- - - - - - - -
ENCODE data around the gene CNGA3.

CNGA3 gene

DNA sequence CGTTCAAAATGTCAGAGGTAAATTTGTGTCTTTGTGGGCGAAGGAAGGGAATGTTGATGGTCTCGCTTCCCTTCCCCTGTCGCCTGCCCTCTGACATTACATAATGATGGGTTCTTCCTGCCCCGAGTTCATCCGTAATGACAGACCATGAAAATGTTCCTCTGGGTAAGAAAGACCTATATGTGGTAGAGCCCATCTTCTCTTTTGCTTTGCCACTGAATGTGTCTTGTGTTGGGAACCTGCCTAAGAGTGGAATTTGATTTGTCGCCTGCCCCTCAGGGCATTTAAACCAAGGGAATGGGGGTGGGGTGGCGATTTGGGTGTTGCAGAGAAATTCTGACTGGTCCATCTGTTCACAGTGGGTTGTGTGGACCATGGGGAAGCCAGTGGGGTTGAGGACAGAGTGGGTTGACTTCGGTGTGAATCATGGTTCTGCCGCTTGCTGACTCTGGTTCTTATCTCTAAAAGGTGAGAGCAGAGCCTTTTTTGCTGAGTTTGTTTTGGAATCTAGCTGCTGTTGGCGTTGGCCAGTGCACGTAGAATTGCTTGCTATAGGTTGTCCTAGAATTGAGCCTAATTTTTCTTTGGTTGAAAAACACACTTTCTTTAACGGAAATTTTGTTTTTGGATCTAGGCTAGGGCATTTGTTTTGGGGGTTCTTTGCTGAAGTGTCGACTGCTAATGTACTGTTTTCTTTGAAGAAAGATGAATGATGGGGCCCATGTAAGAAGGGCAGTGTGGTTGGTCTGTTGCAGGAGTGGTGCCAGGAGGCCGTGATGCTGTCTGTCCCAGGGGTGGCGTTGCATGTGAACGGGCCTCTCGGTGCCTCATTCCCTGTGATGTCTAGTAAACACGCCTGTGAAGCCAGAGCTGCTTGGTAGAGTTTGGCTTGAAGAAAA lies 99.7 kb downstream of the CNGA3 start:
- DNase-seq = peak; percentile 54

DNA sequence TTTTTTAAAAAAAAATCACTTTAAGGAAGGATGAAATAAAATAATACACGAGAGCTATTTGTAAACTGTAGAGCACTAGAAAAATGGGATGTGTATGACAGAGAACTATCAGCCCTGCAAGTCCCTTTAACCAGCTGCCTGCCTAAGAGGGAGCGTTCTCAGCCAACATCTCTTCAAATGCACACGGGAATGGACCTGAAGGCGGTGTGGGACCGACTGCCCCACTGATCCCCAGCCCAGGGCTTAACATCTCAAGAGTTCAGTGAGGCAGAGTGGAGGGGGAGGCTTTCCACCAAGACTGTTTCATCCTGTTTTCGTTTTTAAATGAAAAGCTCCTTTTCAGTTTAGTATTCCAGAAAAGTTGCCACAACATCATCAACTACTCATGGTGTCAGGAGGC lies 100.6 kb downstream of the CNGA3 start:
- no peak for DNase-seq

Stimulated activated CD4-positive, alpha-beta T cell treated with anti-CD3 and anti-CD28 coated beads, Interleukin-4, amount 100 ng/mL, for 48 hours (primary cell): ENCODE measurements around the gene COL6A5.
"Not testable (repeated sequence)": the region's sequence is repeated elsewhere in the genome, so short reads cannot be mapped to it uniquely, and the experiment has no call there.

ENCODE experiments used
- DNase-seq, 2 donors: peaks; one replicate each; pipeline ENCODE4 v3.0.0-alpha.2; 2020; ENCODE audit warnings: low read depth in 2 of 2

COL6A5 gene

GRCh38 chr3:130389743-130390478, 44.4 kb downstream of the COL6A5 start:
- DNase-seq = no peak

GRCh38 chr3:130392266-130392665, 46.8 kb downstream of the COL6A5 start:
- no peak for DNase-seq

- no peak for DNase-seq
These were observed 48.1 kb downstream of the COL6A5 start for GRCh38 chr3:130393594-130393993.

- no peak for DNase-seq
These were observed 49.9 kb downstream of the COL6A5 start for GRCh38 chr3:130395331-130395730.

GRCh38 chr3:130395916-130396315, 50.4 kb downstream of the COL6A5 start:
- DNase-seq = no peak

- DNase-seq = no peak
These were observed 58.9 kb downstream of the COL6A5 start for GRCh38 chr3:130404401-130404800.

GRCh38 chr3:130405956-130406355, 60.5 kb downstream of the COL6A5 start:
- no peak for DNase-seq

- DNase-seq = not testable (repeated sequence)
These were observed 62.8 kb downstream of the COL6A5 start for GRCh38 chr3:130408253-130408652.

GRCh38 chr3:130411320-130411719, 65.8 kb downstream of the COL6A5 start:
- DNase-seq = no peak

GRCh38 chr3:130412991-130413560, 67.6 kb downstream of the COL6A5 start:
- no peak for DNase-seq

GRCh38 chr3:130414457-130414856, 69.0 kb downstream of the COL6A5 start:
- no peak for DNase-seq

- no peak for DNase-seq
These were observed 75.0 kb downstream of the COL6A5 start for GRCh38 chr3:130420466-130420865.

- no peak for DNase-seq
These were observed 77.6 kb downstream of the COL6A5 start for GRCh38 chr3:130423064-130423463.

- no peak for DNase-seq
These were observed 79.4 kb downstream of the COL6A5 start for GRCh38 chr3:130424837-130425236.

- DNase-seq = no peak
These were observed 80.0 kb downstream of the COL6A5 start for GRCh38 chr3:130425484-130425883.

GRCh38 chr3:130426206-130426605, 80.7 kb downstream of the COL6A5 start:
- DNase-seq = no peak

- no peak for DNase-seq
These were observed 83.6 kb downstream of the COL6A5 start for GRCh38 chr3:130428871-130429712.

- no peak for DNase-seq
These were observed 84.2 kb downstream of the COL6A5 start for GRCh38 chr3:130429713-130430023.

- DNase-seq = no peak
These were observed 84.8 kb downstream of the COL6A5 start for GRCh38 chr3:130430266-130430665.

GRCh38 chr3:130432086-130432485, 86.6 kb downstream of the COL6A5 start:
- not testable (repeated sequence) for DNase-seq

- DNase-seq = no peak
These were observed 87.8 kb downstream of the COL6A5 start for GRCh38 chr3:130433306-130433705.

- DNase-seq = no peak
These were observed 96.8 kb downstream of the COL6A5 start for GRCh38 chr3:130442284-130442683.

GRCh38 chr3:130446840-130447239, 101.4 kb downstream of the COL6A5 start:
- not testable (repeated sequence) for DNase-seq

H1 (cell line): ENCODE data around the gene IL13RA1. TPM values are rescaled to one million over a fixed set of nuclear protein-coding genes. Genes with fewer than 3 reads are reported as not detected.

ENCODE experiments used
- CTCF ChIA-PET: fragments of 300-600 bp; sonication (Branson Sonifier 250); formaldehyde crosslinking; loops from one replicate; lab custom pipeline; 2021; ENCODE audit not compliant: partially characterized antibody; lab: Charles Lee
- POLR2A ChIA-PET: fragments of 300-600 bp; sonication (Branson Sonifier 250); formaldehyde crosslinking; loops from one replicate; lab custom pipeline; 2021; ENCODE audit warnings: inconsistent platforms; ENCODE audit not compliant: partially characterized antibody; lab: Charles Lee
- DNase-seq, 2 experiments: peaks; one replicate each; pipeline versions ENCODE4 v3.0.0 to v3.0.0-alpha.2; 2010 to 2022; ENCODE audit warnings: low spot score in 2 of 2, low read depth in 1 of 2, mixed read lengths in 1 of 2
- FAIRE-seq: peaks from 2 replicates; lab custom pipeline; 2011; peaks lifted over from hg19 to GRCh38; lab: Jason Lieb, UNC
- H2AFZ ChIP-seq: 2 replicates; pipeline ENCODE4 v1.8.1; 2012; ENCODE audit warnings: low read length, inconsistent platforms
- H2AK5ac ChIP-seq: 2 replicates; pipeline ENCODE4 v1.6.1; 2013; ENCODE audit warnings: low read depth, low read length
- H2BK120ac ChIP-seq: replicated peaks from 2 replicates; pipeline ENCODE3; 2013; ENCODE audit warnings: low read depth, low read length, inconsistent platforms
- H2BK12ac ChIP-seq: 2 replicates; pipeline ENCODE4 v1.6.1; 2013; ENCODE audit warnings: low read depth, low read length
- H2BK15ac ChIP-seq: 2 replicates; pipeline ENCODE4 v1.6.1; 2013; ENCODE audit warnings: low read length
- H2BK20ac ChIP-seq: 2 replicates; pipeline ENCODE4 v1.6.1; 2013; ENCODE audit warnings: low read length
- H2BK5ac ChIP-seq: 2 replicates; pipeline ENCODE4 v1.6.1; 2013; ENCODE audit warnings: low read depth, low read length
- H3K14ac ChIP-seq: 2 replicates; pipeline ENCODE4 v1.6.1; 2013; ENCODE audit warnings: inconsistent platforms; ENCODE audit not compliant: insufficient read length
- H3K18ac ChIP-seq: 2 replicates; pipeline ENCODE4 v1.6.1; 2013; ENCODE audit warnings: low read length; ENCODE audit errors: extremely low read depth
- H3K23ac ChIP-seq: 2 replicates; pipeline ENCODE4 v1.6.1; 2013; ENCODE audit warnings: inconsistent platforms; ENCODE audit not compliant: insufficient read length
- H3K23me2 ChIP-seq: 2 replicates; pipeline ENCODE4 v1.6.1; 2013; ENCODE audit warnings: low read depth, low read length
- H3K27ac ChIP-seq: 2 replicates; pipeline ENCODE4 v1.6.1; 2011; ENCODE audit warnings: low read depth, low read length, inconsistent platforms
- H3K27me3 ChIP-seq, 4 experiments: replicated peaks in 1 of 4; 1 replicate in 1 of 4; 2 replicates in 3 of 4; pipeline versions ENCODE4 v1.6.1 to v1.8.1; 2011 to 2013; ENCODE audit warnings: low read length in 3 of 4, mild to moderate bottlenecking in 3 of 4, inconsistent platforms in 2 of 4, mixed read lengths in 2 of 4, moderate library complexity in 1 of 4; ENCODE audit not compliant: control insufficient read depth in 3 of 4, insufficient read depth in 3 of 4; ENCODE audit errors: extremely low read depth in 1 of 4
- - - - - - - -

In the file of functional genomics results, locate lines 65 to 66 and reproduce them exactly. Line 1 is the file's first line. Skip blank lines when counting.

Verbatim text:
- H2AK5ac ChIP-seq: 2 replicates; pipeline ENCODE4 v1.6.1; 2013; ENCODE audit warnings: low read depth, low read length
- H2BK120ac ChIP-seq: replicated peaks from 2 replicates; pipeline ENCODE3; 2013; ENCODE audit warnings: low read depth, low read length, inconsistent platforms